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Appeals Court Considers Whether Former Wife Should Be Entitled To Attorney’s Fees


In some divorce lawsuits, the court will require one party to pay the other’s legal fees. Courts don’t generally do this, but in some cases, a party to a divorce may petition the court to award compensation for their legal expenses. The party requesting legal fees must establish that they can’t afford to pay their legal fees on their own and that the other party has engaged in “egregious litigation misconduct.”

During a 2024 trial in Florida, Levy v. Levy, the trial court denied the wife’s petition to recover legal fees. She appealed the decision but the appeals court upheld the trial court’s ruling. In this article, the Orlando divorce lawyers at Greater Orlando Family Law will discuss the case, the basis for awarding legal fees, and how the appeals court arrived at its decision.

Background of the case 

On September 10, 2021, the former wife filed a motion to recover legal fees. She argued that given her meager financial resources, she would not be able to “maintain and defend” the parties’ litigation and would ultimately suffer prejudice unless the trial court ordered the former husband to continue to pay for her reasonable attorney’s fees and costs.

The trial court was tasked with determining whether or not the wife had a need to recover legal fees and whether or not the husband could afford to pay them. The relevant law concerning the matter can be found in Florida Statutes § 61.16. On September 13, 2022, the trial court conducted an evidentiary hearing to determine if the wife was entitled to recover legal fees.

In 2011, the parties divorced with two minor children. Much of their dispute centered around the children with both parties incurring substantial expenses as a result of ongoing litigation, guardian ad litem fees, and more. The evidence established that there was a large disparity in the parties’ income. The husband earned considerably more than his wife. However, the former husband argued that he suffered setbacks with his business and was earning less money than he previously had been. The wife hired a forensic accountant to establish the husband’s income and assets were considerably greater than he was leading the court to believe. He therefore could afford to pay for the wife’s legal fees.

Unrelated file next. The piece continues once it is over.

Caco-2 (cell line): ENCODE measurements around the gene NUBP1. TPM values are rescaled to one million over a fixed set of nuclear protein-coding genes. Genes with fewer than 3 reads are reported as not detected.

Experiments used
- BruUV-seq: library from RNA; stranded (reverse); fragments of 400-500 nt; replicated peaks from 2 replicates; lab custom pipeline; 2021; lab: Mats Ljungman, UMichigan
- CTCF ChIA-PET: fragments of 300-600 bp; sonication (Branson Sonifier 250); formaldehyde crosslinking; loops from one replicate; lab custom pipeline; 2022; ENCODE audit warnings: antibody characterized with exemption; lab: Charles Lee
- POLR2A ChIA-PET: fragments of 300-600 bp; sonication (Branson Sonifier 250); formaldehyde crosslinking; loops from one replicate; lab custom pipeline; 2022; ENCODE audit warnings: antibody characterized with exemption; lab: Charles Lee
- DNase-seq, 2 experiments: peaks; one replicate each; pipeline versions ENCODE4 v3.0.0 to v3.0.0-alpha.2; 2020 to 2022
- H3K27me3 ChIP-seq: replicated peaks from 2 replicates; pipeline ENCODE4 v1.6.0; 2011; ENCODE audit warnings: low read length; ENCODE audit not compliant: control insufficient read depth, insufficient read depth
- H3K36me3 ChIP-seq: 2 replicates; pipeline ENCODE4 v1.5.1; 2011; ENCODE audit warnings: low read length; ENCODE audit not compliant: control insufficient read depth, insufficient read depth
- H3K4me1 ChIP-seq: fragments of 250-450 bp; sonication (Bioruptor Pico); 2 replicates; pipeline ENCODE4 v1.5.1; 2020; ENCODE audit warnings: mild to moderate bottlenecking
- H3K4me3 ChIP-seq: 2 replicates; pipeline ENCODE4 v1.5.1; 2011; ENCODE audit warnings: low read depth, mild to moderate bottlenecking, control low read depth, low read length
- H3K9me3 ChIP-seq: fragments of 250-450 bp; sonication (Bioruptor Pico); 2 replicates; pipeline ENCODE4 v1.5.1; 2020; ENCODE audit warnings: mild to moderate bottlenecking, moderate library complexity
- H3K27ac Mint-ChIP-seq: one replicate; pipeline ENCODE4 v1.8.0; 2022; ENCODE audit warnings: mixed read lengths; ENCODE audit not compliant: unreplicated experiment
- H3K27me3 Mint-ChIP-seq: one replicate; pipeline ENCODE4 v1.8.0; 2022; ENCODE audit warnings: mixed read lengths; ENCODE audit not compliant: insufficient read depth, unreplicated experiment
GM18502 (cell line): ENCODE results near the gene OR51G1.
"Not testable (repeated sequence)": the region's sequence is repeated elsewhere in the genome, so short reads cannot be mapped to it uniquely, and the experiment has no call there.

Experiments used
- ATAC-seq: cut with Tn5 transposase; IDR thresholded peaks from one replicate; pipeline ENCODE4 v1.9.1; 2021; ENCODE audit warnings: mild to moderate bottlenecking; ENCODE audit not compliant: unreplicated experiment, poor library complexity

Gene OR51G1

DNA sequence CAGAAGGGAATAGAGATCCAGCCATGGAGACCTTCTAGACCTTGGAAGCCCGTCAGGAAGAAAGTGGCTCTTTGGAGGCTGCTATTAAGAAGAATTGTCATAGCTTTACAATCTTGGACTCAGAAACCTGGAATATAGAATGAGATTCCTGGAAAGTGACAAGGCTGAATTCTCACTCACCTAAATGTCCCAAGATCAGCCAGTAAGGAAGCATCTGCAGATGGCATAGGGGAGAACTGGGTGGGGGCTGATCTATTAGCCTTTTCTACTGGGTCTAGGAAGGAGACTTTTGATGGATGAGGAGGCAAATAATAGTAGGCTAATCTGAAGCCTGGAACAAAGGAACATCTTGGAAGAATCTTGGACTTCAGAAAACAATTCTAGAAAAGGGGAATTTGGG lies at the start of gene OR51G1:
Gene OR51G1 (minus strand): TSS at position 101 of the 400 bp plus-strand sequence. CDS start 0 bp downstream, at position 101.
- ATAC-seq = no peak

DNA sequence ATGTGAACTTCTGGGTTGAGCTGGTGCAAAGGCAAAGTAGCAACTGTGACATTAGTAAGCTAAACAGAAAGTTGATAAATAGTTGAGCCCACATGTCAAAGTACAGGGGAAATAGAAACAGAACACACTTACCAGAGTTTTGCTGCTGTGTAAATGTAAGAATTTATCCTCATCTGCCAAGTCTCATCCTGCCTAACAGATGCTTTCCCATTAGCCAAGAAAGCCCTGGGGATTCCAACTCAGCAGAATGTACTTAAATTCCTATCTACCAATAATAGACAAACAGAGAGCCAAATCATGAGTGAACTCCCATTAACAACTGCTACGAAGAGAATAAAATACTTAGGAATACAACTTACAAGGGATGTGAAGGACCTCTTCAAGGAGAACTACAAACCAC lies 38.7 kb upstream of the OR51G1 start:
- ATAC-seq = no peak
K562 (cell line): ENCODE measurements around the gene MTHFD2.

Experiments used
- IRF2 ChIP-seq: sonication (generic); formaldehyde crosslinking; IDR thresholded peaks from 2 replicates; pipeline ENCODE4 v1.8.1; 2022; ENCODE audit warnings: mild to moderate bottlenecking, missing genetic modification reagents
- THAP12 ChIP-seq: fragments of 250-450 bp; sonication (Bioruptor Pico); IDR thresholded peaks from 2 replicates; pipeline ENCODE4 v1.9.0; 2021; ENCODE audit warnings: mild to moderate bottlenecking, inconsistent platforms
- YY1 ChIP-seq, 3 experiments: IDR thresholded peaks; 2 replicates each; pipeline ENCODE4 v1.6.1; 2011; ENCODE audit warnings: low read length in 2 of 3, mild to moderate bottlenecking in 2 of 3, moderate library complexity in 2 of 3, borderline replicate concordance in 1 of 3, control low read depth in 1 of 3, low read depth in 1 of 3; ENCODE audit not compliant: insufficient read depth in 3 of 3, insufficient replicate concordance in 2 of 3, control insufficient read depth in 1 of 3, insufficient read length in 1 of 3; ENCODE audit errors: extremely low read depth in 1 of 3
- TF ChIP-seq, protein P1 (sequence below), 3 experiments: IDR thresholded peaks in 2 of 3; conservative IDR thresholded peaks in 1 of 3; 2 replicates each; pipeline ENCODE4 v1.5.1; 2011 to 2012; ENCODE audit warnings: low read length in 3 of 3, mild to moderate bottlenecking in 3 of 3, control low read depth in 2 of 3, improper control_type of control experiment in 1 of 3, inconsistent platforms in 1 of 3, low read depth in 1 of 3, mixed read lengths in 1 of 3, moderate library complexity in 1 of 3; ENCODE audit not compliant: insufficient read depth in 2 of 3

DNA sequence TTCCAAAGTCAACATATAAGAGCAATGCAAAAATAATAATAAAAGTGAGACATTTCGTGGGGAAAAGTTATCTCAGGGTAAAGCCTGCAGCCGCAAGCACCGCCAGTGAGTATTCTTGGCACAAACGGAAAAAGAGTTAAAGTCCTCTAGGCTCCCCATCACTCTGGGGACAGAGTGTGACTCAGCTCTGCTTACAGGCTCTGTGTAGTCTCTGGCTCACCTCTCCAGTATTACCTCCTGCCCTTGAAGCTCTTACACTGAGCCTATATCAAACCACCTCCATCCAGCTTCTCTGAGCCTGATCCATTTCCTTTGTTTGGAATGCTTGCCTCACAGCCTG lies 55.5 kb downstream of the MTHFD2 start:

The husband argued that the wife was receiving gifts from her brother and boyfriend. While she had limited income, she also had limited expenses and was receiving child support payments.

Importantly, the trial court found that the wife was primarily responsible for what it considered a “bitter, incessant, and unending litigation” between the two parties. The trial court also found that the wife violated shared parental responsibility, interfered with timesharing, refused to communicate with the father, and failed to provide a structure and routine for the children.

Ultimately, the appeals court did not find a good reason to award the wife attorney’s fees. Her motion was denied.

Talk to an Orlando Family Law Attorney Today 

Greater Orlando Family Law represents the interests of divorcing couples in Orlando. Call our Orlando family attorneys today to schedule an appointment, and we can begin advocating on your behalf immediately.

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